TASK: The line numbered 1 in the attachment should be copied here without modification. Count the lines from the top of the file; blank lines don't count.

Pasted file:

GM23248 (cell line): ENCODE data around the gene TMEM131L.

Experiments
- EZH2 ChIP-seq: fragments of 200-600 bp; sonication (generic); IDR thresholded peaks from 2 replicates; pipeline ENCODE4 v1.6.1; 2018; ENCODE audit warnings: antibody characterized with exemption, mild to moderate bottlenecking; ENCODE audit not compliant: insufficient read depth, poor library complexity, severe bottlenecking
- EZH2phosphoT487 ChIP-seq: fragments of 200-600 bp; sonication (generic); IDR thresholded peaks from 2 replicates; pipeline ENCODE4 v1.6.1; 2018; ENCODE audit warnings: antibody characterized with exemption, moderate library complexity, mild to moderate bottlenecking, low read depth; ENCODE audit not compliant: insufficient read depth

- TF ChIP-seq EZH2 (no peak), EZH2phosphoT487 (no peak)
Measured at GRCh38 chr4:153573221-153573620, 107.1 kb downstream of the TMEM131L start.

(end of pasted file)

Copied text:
GM23248 (cell line): ENCODE data around the gene TMEM131L.